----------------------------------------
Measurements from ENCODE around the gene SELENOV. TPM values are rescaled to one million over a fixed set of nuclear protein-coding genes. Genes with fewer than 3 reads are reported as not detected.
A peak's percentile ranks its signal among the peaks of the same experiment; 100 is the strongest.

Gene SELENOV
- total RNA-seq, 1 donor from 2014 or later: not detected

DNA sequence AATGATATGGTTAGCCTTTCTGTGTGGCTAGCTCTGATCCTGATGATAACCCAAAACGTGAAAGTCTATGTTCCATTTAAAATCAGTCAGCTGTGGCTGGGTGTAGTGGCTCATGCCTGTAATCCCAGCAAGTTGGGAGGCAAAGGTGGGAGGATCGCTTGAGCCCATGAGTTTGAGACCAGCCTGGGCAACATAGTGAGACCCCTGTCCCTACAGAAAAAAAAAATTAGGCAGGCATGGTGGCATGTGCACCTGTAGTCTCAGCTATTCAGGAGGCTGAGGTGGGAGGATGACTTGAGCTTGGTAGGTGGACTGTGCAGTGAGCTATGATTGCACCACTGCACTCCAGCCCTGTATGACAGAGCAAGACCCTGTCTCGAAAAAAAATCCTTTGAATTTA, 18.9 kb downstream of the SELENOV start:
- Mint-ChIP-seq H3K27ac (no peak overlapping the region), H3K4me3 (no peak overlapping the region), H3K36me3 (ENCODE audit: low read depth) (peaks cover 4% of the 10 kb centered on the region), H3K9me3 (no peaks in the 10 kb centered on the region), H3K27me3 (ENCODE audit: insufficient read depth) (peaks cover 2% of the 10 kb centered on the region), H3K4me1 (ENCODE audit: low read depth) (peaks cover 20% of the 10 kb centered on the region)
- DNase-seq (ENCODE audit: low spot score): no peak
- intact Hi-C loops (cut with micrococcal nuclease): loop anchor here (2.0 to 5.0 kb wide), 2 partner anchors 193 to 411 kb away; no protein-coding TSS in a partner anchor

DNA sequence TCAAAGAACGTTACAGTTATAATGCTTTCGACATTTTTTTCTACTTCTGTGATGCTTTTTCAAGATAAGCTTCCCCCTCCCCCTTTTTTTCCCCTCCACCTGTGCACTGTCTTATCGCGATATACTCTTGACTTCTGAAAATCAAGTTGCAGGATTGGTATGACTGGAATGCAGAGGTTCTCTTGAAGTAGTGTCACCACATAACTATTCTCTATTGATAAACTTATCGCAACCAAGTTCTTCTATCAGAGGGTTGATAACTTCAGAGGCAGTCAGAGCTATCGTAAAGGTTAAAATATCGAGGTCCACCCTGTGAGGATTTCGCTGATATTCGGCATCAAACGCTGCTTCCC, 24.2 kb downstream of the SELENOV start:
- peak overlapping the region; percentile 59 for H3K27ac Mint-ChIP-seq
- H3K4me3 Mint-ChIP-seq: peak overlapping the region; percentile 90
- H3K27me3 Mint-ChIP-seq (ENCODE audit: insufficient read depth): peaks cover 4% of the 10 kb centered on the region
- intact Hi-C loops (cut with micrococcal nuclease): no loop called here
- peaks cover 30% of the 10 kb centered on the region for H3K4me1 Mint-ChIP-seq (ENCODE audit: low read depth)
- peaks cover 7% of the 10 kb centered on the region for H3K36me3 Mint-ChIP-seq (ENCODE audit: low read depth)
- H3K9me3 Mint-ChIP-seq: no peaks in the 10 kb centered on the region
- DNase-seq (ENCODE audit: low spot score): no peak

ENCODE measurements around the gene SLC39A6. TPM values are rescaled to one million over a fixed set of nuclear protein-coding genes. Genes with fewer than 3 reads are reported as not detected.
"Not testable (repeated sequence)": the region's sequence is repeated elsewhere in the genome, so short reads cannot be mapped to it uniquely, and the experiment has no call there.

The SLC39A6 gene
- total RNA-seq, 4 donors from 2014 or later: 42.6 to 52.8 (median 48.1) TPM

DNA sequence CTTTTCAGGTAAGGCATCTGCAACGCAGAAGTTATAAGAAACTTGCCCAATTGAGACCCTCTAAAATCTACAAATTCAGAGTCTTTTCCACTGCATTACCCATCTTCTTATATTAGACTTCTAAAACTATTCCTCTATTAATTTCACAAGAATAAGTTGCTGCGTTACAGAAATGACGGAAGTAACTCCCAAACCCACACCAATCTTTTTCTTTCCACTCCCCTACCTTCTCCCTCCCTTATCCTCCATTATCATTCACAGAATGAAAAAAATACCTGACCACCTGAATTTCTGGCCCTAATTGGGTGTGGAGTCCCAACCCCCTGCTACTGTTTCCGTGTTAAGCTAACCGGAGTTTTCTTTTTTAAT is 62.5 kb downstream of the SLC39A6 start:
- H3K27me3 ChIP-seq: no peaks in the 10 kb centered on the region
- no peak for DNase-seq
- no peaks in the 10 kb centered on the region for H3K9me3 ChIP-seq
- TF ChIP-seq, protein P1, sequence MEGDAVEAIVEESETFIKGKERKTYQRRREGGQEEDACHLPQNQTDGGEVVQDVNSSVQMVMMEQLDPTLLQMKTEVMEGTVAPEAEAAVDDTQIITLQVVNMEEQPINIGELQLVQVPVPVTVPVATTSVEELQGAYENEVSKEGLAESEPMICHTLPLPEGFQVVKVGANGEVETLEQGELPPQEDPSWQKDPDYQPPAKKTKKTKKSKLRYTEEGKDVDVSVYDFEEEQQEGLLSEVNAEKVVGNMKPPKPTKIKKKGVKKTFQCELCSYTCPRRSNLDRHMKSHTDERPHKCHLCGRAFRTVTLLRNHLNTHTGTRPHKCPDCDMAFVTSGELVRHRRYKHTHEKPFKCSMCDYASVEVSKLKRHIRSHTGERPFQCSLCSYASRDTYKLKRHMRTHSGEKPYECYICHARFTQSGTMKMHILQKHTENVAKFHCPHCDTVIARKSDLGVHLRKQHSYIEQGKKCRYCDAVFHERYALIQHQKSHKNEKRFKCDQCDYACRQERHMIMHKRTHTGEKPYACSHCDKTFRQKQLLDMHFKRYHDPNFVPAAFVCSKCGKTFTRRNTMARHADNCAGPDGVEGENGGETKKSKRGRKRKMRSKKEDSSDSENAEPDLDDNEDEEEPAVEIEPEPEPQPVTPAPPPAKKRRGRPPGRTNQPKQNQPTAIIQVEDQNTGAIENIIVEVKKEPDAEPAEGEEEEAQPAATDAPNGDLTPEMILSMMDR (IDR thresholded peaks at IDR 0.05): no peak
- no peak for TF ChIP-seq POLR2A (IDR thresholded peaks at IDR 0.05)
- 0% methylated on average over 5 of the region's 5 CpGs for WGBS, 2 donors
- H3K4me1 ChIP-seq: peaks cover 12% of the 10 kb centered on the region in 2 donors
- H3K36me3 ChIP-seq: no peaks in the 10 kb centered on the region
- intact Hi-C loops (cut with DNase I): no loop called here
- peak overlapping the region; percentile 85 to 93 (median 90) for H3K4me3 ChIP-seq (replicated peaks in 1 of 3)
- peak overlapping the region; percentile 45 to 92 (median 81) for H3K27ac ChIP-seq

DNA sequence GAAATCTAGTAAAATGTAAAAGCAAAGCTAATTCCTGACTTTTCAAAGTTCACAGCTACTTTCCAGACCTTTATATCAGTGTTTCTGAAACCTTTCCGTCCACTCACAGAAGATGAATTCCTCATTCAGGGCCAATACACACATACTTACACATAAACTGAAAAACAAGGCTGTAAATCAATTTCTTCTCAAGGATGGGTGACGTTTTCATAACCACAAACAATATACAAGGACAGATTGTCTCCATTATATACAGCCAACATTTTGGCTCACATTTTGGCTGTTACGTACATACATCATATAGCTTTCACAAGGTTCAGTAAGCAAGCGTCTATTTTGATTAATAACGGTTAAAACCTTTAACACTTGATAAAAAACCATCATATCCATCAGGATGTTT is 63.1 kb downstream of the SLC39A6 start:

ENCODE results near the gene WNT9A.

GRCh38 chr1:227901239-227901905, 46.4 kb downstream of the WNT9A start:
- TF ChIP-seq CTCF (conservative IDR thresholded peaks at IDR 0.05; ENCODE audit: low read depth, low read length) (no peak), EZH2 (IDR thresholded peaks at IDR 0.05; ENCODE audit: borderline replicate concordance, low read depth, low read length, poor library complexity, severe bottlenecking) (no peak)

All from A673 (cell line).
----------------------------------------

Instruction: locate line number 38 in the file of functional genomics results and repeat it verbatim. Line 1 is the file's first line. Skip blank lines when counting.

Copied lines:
All from A673 (cell line).